What’s that, you ask?
Simply put – SaaS is an offering whereby an external company will host and manage software applications for you. Typically, you are “renting” the application (instead of purchasing a license and bringing it in-house). Also, many times the external company will even run/administer/support – in full or in part – the application for you.
SaaS is how a lot more computer-based applications are getting done these days. The main reason for avoiding SaaS some years back – concern about data security – has pretty much vanished, as databases and web applications have become more robust. In fact, not only are pharma companies more commonly using the SaaS model – some are even migrating applications that they used to have “inside” to a SaaS model, to take advantage of the scalable service model offered by provider companies.
In the sales training arena, there are now companies that offer Assessment Management and Learning Management (and other learning technology) solutions in a SaaS model. My particular bias is that the best solution is a flexible hybrid – that is, you can outsource to an external provider, OR you can bring the application in – same software, data preserved. This allows you to maintain your investment in the platform no matter how your needs change in the future.
One main strength of SaaS – a centrally hosted software application that services many customers – means that it costs less to maintain. However, that also means little or no customization – a trade-off that must be carefully weighed up front.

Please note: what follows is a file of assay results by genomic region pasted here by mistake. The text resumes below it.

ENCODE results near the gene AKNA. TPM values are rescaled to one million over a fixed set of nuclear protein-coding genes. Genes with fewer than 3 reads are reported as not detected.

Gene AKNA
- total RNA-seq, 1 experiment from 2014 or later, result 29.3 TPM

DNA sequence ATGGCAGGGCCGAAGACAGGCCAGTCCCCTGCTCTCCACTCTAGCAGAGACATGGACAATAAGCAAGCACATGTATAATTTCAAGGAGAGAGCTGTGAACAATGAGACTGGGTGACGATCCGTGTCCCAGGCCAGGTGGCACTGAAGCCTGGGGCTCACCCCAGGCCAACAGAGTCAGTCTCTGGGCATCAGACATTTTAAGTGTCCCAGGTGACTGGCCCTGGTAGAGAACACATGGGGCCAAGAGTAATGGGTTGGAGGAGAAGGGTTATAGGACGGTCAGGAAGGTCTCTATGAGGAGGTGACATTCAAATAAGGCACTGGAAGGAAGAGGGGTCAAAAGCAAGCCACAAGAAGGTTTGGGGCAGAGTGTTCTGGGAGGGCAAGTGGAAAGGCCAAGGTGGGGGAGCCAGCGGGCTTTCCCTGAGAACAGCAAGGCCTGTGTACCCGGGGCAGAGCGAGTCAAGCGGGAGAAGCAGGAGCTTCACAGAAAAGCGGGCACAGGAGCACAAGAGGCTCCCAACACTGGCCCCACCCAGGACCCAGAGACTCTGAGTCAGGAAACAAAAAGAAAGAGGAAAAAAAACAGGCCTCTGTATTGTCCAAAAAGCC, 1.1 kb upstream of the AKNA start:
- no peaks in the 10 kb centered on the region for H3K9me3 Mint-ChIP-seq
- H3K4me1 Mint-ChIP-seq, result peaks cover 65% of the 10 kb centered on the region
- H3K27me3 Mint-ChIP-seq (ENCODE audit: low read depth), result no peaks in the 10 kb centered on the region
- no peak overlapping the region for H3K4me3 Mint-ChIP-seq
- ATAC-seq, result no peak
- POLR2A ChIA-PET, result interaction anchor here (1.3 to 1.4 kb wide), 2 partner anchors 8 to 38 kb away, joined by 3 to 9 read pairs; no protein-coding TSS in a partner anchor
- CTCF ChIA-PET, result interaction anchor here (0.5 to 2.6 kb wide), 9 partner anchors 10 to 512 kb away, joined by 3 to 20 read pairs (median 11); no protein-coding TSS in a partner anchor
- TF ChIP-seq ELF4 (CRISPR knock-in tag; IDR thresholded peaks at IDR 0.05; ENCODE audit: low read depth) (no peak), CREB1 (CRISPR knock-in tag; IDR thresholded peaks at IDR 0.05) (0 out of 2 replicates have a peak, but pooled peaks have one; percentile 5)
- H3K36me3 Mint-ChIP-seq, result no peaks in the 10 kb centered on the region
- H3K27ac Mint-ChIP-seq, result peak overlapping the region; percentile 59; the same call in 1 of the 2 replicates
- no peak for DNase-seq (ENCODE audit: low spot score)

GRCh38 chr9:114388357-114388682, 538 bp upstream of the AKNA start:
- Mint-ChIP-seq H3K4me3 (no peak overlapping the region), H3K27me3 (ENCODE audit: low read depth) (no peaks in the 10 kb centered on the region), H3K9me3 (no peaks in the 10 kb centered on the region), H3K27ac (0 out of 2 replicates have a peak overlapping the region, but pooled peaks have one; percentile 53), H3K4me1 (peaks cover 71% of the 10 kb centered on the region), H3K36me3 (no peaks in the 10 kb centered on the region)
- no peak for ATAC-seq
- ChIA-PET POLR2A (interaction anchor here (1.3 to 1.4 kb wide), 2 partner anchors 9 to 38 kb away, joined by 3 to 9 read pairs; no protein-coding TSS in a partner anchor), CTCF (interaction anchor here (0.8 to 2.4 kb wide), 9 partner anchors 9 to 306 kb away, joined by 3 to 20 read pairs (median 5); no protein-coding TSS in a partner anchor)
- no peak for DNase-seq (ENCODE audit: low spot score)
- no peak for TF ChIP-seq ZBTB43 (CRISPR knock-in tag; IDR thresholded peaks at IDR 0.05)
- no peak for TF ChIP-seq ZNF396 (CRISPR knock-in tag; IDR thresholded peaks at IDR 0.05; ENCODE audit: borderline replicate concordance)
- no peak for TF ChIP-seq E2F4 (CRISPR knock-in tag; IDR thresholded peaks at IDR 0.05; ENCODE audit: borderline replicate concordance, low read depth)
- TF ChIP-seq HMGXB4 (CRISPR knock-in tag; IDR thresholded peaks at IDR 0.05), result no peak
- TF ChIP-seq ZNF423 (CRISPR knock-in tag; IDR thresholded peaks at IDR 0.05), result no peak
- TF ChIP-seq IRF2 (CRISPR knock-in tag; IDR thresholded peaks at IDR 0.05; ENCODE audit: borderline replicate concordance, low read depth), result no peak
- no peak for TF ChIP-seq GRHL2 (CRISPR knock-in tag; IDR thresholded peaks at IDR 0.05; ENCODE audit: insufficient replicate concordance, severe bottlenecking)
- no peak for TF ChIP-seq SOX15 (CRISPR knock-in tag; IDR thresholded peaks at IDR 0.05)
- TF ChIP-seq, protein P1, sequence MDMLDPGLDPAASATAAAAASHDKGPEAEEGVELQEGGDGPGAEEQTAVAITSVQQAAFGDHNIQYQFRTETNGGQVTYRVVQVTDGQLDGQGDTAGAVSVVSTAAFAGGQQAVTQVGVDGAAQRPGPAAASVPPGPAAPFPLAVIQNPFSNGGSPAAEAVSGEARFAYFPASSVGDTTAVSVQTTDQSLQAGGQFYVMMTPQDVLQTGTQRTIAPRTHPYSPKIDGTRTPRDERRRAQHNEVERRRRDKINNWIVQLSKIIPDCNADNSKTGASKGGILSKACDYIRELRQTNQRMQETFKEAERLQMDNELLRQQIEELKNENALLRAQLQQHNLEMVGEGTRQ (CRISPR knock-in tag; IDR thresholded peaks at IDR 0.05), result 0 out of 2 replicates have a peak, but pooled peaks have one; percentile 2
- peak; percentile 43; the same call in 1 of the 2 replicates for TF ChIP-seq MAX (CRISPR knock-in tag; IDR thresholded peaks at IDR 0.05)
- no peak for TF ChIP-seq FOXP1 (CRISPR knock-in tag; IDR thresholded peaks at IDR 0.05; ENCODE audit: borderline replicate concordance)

SaaS makes it much easier to get started with an application – lower initial cost, modest monthly fees, shorter ramp-up times – and later, to add capabilities or more users. Significant care needs to be exercised in selecting a good provider, to make sure that you have maximum security and flexibility – but SaaS is an option that should be taken very seriously if you’re looking at learning technology. These solutions are now mature and often quite compelling – and the business model is generally more profitable (lots of learning technology vendors have struggled to turn a profit), which can mean less business risk when partnering with a solid SaaS supplier.